This is an important read but it’s admittedly kind of a complicated subject. So here is the headline: 1,4-dioxane is worth being aware of because the EPA has classified it as “likely to be carcinogenic to humans.” It is also listed in California's official registry of chemicals known to cause cancer. Unfortunately, 1,4-dioxane is in many products that we use every day such as laundry detergent, shampoo, lotion, and bubble bath. The tricky thing is that you aren’t going to see the word “1,4- dioxane” listed as an ingredient because it’s a byproduct of manufacturing process called ethoxylation.
This is what the Environmental Protection Agency has to say about it:
“1,4-Dioxane is used as a solvent. Acute (short-term) inhalation exposure to high levels of 1,4-dioxane has caused vertigo, drowsiness, headache, anorexia, and irritation of the eyes, nose, throat, and lungs in humans…Damage to the liver and kidneys has been observed in rats chronically (long-term) exposed in their drinking water… Tumors have been observed in orally exposed animals. EPA has classified 1,4-dioxane as a Group B2, probable human carcinogen.”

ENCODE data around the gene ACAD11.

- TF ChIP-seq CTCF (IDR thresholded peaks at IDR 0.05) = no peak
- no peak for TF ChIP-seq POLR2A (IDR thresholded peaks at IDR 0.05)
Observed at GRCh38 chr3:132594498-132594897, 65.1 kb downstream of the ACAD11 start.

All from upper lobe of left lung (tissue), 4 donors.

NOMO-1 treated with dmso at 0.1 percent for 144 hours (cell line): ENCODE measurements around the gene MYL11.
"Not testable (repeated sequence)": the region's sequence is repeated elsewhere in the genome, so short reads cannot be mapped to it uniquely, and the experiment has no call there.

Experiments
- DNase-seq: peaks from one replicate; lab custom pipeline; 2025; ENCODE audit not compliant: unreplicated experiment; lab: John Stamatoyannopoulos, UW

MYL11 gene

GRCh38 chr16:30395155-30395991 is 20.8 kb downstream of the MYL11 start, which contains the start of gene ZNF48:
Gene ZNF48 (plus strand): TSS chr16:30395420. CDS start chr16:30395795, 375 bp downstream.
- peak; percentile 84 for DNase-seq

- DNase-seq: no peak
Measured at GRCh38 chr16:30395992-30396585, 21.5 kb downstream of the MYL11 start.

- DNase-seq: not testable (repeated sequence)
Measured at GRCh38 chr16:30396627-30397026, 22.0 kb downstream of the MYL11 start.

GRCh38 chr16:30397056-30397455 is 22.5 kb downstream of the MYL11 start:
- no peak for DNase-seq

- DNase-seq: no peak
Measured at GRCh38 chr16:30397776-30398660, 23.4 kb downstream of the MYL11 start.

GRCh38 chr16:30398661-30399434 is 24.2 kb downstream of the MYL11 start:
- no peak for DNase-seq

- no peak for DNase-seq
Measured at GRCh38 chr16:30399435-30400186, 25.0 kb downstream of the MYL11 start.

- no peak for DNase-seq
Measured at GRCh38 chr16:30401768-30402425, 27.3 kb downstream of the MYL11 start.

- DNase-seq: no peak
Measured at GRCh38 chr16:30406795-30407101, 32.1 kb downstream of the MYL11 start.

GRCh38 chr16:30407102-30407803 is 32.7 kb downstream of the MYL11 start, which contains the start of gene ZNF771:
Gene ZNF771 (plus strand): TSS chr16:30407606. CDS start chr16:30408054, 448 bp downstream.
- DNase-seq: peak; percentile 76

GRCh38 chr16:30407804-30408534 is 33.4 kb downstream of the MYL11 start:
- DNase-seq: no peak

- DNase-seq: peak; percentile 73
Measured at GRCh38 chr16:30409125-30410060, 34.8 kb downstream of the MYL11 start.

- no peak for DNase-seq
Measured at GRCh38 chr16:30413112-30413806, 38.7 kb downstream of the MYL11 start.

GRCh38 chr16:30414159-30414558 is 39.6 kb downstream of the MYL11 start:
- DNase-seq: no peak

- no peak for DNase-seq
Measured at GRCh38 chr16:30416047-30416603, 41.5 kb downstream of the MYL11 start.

Why would a company put this in products?
1,4 dioxane is a byproduct that occurs in manufacturing. Specifically, it is a byproduct of ethoxylation which we are not going to try to explain here as it’s kind of like reading a chemistry book. If you’re interested in that lesson, check out the sources below. Essentially, ethoxylation is done to create surfactants which are what create that foaming, sudsy, cleansing effect in products. Ethoxylated surfactants are found in laundry detergent, cleaning supplies, skincare products, toothpaste, body washes, bubble baths and hair care products.
How are companies getting away with this?
Fortunately, there is an additional step that manufacturers can take to remove most of the dioxane from products, but the FDA doesn’t require them to do so. This makes it very difficult to make an informed choice because you can never really be certain that 1,4-dioxane is not in your products.
This is the last that the FDA has said about this topic in 2018: “Since the 1980s we have recommended that manufacturers use the “vacuum stripping” technique, as a way of reducing 1,4-dioxane.The FDA will continue to monitor information about 1,4-dioxane and its levels in cosmetics. If the FDA were to determine that a health hazard exists, it would advise the industry and the public, and would consider appropriate actions for protecting the health and welfare of consumers.”